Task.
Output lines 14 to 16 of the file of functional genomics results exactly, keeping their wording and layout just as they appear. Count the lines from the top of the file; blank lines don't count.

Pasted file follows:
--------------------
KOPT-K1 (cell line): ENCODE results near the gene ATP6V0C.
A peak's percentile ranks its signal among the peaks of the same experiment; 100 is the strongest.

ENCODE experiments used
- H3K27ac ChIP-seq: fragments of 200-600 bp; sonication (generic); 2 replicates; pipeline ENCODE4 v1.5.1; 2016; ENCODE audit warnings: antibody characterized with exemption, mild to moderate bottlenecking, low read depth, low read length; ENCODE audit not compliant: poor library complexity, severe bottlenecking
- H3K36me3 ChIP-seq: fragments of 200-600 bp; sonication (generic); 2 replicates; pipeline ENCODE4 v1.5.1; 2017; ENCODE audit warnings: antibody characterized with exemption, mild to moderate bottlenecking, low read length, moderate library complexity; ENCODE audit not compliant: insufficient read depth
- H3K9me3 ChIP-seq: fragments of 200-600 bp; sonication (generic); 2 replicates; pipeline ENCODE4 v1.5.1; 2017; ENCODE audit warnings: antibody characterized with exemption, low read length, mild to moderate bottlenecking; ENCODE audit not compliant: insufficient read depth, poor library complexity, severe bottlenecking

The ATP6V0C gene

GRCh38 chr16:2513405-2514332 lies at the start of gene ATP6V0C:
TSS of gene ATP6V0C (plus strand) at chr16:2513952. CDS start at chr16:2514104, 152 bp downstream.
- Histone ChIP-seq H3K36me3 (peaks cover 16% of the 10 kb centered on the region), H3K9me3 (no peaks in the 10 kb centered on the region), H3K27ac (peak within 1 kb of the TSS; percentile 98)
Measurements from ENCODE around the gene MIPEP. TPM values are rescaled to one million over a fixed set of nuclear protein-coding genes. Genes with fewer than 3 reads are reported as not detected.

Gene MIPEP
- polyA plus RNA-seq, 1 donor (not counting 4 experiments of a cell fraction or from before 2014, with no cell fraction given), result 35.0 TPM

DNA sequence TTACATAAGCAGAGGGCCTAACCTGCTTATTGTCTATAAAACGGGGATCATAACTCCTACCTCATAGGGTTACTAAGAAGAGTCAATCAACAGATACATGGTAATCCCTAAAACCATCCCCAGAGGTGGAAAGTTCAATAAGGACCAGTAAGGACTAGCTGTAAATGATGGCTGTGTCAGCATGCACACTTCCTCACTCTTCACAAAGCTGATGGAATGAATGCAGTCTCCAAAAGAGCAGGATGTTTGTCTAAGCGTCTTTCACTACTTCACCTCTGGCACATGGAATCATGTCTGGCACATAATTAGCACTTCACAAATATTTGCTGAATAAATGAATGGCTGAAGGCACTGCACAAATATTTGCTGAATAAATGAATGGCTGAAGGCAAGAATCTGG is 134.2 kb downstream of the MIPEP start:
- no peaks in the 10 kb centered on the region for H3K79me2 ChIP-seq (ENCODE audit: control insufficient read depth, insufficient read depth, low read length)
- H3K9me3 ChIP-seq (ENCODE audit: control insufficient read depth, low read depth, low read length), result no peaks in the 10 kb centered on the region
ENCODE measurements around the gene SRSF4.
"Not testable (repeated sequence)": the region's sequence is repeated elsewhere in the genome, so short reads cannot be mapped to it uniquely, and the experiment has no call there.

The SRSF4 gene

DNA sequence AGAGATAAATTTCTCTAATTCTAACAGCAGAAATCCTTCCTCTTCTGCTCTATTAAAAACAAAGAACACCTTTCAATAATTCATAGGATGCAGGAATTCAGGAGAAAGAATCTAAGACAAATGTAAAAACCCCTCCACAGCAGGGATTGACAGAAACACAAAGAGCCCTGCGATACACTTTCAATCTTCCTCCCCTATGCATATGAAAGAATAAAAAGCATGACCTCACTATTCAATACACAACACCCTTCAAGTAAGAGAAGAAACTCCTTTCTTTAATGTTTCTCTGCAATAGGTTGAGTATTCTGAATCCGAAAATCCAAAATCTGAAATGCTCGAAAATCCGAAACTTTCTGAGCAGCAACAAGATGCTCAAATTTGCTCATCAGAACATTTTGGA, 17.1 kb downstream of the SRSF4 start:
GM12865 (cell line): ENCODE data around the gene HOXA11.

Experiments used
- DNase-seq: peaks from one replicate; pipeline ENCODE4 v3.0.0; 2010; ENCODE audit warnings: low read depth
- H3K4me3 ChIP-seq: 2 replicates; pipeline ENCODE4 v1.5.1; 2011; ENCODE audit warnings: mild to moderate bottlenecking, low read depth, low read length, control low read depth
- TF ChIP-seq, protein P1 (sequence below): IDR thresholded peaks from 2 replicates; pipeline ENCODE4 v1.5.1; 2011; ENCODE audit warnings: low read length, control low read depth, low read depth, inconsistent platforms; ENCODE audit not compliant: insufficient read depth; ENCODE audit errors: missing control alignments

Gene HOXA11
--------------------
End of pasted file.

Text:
DNA sequence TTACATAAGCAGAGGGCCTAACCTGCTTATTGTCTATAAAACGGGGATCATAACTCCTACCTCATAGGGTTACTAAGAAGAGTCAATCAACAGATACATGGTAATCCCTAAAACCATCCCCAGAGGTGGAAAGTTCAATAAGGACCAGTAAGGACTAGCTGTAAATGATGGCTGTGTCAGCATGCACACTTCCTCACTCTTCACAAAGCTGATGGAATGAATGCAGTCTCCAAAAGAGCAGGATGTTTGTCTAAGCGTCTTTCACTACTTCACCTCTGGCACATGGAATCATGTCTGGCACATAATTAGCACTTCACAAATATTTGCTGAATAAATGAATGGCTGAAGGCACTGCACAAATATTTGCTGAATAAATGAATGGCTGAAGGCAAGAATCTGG is 134.2 kb downstream of the MIPEP start:
- no peaks in the 10 kb centered on the region for H3K79me2 ChIP-seq (ENCODE audit: control insufficient read depth, insufficient read depth, low read length)
- H3K9me3 ChIP-seq (ENCODE audit: control insufficient read depth, low read depth, low read length), result no peaks in the 10 kb centered on the region